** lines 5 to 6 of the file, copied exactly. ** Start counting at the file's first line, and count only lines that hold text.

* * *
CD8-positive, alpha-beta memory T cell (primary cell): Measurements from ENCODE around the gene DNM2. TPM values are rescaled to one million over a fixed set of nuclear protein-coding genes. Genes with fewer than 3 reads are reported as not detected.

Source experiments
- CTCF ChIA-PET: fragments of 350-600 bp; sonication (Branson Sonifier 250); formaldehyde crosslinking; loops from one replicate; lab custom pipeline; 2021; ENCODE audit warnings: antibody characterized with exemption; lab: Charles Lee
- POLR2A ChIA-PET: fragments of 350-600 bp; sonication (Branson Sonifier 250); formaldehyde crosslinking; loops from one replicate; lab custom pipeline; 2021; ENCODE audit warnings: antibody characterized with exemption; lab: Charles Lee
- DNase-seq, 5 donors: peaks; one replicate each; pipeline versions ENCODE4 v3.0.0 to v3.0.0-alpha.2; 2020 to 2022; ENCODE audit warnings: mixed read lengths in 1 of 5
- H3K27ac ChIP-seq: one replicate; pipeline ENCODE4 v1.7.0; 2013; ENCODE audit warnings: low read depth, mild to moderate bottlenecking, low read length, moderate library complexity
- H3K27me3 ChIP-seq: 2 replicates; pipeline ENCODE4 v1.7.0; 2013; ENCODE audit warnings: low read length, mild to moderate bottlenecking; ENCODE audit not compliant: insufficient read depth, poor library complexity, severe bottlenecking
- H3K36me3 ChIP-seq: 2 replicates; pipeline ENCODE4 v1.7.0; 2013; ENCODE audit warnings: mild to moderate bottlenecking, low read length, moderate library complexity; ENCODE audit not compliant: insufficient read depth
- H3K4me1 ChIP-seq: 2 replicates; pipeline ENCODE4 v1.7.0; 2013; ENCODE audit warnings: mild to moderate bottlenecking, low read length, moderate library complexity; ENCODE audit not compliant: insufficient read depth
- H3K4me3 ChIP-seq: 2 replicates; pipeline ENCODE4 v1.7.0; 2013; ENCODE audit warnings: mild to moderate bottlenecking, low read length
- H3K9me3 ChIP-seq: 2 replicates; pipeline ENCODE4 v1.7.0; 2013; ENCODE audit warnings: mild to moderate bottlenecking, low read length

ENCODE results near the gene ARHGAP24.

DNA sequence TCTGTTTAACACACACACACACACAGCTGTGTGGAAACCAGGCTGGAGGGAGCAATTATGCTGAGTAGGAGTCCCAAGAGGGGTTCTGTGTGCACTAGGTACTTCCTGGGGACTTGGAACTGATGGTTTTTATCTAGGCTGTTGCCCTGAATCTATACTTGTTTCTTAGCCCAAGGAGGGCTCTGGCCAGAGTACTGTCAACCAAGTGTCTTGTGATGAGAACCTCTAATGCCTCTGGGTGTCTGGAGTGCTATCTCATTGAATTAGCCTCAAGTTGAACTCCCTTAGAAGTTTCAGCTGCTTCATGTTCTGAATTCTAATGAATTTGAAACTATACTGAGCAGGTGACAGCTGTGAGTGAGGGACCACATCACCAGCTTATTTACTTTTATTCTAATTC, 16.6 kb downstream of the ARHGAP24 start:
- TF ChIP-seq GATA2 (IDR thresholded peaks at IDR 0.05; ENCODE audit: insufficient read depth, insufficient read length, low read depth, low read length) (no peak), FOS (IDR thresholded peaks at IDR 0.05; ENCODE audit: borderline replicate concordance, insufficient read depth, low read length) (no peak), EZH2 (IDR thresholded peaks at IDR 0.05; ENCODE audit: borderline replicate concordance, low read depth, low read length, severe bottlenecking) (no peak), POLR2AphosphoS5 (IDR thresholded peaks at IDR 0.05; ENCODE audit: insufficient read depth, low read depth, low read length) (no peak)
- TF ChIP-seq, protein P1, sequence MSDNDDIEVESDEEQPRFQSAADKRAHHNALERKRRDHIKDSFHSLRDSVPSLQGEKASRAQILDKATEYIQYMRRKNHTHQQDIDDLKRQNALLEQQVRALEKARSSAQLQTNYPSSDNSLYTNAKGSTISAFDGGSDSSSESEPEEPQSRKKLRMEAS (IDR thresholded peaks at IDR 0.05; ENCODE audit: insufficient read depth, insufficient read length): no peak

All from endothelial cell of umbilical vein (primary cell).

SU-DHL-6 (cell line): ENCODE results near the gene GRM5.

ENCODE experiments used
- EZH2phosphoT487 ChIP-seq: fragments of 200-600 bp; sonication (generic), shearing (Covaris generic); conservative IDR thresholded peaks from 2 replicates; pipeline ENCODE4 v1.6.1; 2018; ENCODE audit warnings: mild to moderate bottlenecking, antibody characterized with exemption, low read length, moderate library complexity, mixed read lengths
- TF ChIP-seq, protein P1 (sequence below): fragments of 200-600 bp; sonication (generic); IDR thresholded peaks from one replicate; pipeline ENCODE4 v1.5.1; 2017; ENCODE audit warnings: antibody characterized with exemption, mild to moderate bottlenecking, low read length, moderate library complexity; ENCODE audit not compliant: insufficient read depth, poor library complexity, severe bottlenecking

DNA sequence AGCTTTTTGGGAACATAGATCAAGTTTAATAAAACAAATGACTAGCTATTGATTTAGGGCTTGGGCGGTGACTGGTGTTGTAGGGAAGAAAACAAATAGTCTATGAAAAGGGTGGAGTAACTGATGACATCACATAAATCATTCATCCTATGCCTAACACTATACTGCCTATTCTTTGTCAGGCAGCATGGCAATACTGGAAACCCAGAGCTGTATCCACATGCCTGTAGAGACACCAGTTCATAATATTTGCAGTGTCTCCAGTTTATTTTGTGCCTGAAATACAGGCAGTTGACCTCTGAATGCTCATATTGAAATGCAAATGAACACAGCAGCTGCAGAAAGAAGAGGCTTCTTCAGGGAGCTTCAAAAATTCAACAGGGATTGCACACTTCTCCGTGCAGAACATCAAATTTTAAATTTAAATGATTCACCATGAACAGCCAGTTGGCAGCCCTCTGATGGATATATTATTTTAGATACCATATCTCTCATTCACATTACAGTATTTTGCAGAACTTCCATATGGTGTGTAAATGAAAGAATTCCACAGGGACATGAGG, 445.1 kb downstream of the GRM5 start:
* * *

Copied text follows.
- DNase-seq, 5 donors: peaks; one replicate each; pipeline versions ENCODE4 v3.0.0 to v3.0.0-alpha.2; 2020 to 2022; ENCODE audit warnings: mixed read lengths in 1 of 5
- H3K27ac ChIP-seq: one replicate; pipeline ENCODE4 v1.7.0; 2013; ENCODE audit warnings: low read depth, mild to moderate bottlenecking, low read length, moderate library complexity